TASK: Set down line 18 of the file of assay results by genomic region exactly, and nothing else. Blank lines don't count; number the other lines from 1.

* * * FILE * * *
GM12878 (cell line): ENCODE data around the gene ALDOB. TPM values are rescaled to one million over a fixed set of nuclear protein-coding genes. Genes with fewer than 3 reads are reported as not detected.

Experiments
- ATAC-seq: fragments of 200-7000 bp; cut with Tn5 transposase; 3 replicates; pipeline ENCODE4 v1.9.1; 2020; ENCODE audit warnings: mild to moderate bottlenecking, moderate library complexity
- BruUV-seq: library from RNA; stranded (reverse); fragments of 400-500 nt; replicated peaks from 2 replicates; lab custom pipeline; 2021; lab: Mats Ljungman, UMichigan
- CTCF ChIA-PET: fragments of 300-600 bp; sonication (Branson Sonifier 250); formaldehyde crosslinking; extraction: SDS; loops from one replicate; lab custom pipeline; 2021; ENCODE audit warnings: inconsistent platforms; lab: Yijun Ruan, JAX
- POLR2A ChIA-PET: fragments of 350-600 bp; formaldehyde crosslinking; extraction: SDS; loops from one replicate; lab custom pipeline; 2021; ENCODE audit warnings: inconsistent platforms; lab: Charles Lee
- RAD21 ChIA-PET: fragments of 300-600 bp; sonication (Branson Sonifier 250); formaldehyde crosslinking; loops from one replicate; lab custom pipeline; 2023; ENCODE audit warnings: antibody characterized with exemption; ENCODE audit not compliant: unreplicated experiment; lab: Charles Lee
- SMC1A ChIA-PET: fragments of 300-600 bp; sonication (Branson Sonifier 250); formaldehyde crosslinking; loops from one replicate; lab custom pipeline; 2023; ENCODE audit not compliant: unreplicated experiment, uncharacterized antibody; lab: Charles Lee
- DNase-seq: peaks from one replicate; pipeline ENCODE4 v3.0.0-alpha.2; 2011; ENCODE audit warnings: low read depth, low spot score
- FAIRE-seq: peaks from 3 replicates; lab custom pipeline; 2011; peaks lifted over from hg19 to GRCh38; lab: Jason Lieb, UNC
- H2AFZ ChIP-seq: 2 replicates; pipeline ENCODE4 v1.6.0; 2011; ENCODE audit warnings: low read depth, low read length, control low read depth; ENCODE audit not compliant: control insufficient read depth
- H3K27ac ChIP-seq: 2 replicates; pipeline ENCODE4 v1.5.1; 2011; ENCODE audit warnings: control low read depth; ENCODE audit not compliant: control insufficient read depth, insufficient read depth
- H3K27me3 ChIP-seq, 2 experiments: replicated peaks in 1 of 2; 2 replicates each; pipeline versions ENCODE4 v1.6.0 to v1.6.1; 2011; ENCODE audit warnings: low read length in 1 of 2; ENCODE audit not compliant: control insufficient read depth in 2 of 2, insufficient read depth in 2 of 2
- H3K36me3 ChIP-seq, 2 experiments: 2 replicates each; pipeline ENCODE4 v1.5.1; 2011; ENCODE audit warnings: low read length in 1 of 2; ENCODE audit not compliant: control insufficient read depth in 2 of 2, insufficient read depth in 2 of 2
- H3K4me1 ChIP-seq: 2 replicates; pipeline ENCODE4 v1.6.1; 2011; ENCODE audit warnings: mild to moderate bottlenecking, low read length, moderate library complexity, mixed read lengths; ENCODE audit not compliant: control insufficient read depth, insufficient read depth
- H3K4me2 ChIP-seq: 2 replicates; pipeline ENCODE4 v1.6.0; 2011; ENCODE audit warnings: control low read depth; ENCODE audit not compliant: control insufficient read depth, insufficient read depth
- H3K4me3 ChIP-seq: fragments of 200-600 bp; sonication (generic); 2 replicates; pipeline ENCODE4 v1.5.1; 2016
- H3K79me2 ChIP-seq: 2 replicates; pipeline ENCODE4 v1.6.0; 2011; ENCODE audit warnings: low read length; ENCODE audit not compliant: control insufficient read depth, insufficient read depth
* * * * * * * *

- H3K79me2 ChIP-seq: 2 replicates; pipeline ENCODE4 v1.6.0; 2011; ENCODE audit warnings: low read length; ENCODE audit not compliant: control insufficient read depth, insufficient read depth